11. #11 Ron
    November 21, 2009

    It seems to me Bob is right in calling for closer attention here. Nimian suggests that this polymorphism is increasing effective at binding in lung tissue. This not only causes this particular virus to accumulate in the lungs at high levels, but also explains why so many false negatives occur in naseopharyngeal samples. This bears on two ‘mysteries’ of H1N1 you have pointed too and is, in nimianese, ’cause for concern’.

  12. #12 S. Lakshmi
    November 21, 2009

    The ferret studies that came out in July (in Science, I think) said something about the new H1N1 virus infecting deeper in the lungs than the seasonal flu virus they compared it to. Does anyone know if the H1N1 isolates used in that study also happened to carry the D222G mutation?

  13. #13 Paula
    November 21, 2009

    Thanks for the reminders, Eric and E Rivera. Living in an often-snowbound countryside, I’ve the habit of stocking up for a week or two; this already stuffs one kitchen, so I think 6 months’ goods would fill a house. Welcome to the medieval period. Meanwhile, what are we to think of the tamiflu-resistant person-to-person (possibly) clusters in Canada and UK? Possibly more such clusters simply since more flu cases? But that would still mean more chance of some escaping containment, yes?

  14. #14 revere
    November 21, 2009

    Ron: Nobody is saying we shouldn’t pay attention. But speculation and suggestions are easy. The deep lung cells of interest are the type II pneumocytes and they have avian-like receptors, as does this H1N1. Also with the ferret studies, the swine flu strains used in those studies didn’t have this mutation but showed two discordant things: one that this H1N1 could bind deeper in the lungs; but, the other, it was still causing a lot of mild disease in humans, calling into question the ferret model as a general model for virulence. A change in the receptor binding domain alone doesn’t seem like something that would be so relevant here because those cells are already avian cells and this change may make them less so, but in any event, to focus on it is to ignore much of what we know: that every mutation occurs in a genetic context and even the genetic context occurs in a host and environmental one and that all are important. To use a football analogy, trying to determine if a team is going to win on Sunday afternoon by noting that they have a new play or one of their players has learned how to block better is probably of only marginal or no value without knowing the other things that make it significant or not.

  15. #15 revere
    November 21, 2009

    S. Lakshmi: We discussed the ferret studies in detail here but the bottom line is that they were infected with the original California04 isolate. It did not have the mutation. The question of greater virulence is somewhat clouded by the fact that the ferrets had some immunity to seasonal flu. And while it is true that they could be co-infected with swine flu and a seasonal flu, there was no reassortment (contrary to what others may have said in these comments, I think). The original post linked here also has a link to the paper, which is Open Access.

    Paula: Most people expect the virus to acquire transmissible Tamiflu resistance. So far the resistant isolates have been sporadic (with the exception of a probable summer camp transmission and the current cluster at Duke, both in NC, and the Wales cases). But this is another example of focussing on one mutation, H274Y, which confers resistance to Tamiflu, may not be informative. It is likely that you need H274Y and another change or changes to make the sporadic cases into transmissible ones. The resistance won’t spread until it is transmissible.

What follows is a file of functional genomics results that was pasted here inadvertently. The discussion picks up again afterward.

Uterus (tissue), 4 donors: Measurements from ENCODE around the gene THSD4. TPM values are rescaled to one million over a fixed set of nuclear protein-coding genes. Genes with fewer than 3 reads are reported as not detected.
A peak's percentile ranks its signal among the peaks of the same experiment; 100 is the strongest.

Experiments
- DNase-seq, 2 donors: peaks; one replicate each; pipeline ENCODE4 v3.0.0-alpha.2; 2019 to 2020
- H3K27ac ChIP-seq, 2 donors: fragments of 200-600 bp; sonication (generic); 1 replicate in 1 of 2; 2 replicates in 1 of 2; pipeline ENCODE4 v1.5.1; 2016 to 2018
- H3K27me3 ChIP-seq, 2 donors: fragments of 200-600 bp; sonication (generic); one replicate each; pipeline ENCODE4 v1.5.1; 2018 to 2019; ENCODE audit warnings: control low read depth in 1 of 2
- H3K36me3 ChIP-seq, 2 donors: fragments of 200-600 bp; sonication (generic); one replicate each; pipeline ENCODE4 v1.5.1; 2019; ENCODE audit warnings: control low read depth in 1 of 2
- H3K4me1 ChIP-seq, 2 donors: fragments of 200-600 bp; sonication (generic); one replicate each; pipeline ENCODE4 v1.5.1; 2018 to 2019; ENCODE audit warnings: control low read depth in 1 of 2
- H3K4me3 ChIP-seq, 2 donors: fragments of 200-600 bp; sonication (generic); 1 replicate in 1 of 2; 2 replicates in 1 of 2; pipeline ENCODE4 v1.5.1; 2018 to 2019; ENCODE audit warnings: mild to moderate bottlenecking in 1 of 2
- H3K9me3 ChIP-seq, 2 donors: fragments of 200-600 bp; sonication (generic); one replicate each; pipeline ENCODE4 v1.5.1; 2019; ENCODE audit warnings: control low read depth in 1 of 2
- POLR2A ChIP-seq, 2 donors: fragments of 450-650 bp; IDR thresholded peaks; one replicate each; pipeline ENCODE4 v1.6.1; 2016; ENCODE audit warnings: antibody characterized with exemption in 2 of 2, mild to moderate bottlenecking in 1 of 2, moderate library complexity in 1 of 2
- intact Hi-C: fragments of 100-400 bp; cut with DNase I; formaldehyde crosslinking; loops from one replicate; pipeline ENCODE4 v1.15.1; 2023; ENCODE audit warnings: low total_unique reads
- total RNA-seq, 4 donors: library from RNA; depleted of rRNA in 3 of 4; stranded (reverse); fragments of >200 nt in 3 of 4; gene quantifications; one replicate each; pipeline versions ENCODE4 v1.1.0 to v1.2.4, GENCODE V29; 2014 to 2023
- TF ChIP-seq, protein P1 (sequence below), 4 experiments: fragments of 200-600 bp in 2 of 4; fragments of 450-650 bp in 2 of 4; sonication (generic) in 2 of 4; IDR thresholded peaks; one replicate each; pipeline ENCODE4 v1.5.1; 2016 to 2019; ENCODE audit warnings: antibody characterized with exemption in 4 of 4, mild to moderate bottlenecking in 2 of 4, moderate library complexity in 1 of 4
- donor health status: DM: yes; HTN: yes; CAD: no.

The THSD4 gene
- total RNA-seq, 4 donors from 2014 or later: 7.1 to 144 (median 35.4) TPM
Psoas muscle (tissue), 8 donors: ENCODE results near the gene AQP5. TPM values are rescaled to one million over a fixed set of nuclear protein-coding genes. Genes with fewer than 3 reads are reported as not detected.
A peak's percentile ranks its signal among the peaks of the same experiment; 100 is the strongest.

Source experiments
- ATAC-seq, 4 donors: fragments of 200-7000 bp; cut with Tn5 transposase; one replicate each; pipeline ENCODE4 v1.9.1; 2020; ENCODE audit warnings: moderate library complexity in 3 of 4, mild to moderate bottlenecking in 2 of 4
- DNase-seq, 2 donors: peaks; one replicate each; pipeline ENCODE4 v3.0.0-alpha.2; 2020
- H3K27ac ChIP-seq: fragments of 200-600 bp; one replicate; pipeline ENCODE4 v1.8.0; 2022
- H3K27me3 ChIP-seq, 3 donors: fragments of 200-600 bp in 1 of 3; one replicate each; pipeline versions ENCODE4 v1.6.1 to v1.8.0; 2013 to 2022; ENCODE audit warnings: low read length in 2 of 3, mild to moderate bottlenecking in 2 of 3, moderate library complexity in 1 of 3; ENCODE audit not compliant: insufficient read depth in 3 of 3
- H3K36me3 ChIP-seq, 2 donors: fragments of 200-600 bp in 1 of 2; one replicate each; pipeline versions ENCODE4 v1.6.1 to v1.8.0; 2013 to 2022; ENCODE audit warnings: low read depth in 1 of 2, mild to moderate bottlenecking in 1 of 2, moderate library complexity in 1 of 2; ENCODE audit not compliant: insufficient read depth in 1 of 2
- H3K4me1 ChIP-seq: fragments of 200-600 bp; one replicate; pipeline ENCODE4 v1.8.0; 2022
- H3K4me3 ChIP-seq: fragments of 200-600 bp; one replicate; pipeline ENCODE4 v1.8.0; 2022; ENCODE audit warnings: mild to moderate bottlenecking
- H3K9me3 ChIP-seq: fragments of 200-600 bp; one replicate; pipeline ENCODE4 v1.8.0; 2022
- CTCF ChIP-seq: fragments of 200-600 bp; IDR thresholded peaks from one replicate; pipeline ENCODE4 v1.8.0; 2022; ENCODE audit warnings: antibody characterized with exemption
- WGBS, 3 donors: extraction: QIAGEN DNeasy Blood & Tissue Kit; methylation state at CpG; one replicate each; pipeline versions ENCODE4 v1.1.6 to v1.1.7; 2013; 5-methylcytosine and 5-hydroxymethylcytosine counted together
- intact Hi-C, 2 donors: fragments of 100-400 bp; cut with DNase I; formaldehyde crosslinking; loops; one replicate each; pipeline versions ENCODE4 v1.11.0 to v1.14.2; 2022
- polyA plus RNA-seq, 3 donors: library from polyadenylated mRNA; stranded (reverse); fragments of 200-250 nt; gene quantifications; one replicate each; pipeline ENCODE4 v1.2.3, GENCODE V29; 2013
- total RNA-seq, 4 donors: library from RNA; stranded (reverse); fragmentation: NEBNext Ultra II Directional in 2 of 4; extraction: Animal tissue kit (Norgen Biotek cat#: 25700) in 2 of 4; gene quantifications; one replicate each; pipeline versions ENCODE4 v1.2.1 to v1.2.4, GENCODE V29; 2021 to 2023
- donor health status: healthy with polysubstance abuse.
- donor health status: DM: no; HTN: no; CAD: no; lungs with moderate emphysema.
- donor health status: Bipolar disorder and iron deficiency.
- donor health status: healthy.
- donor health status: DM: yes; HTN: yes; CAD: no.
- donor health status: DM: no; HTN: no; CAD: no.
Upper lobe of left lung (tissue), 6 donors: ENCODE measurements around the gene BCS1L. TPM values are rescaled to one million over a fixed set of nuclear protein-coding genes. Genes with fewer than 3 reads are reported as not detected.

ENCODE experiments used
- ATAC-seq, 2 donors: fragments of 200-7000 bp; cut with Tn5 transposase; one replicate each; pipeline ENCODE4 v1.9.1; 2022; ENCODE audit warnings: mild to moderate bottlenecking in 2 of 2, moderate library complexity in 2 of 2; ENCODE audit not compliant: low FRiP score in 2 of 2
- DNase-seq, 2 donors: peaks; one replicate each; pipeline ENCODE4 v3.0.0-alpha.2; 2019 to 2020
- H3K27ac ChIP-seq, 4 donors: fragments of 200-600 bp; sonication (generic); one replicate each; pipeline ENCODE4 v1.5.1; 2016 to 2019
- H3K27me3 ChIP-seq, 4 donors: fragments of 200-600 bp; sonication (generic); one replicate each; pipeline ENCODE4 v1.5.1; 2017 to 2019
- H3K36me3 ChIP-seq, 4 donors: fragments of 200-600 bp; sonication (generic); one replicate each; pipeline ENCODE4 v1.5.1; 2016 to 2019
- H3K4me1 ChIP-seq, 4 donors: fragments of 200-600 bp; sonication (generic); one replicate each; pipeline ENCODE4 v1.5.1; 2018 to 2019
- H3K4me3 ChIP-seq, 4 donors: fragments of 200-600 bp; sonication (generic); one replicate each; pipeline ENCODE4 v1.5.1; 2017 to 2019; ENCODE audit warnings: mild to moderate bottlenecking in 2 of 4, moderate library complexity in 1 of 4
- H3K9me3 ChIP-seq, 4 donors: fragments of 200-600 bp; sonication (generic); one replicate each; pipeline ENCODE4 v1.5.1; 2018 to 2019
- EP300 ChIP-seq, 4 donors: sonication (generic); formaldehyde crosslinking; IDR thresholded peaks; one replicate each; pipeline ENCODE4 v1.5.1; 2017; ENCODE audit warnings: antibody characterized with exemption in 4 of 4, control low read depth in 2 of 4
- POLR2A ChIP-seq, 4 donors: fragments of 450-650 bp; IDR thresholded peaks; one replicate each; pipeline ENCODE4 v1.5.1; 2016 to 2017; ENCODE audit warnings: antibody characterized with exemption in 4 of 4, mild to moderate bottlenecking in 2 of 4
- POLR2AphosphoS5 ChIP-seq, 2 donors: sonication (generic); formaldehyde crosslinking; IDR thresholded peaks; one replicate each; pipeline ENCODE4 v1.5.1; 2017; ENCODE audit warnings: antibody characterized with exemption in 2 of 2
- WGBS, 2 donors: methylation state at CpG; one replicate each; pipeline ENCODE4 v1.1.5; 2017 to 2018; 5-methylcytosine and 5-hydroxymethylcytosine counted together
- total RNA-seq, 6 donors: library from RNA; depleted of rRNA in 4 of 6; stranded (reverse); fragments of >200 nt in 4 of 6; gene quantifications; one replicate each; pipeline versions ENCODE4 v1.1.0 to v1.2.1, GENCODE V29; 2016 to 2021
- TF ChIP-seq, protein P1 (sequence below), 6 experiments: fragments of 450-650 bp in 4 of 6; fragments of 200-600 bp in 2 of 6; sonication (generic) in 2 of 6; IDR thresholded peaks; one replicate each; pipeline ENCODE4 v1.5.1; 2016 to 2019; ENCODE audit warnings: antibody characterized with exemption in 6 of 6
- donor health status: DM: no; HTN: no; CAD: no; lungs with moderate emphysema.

16. #16 Paula
    November 21, 2009

    Revere, re the info on necessity of 2+ mutations, thanks. Is it the case that patient-to-patient transmission has been ruled out, then, for the Duke and Wales clusters?

  17. #17 revere
    November 21, 2009

    Paula: No, I suspect this is person to person transmission. What we don’t know is whether there is more than H274Y involved in Duke. In Wales I think these are immunosuppressed patients (not completely sure of that). So the virus will likely find the right recipe in time, at least that’s the expectation. But perhaps not.

  18. #18 Phila
    November 21, 2009

    I followed it a lot in the early h5n1 era and found a generally alarmist undertone even with obstensive smooth language about ‘concerns’, over the years every time there is ‘news’ about a potentially dangerous permutation of flu it appears it is pumped for a few days then we move on to the next alarm

    That’s my experience as well. Niman’s was the first flu site I followed, but it was soon supplanted by Effect Measure, which is a lot more cautious and informative.

  19. #19 Prof. Josh Mickelson
    November 22, 2009

    I am frankly concerned; in his book THE EPIC HISTORY OF BIOLOGY Anthony Serafini discusses the issue of virulence in transmittable diseases and cautions that seasonal outbreaks (giving organisms some degree of immunity)are no guarantee of safety

  20. #20 Scrutinizer
    November 22, 2009

    I concur with the concerned. This “new” D225G polymorphism was identified in the necroscopy exams from 4 Ukranian patients, the other 6 samples from live patients did not identify this polymorphism. This same D225G polymorphism was found in the 1918 virus and is characterized by invading deep into the lungs, destroying the tissue, and suffocating the patient.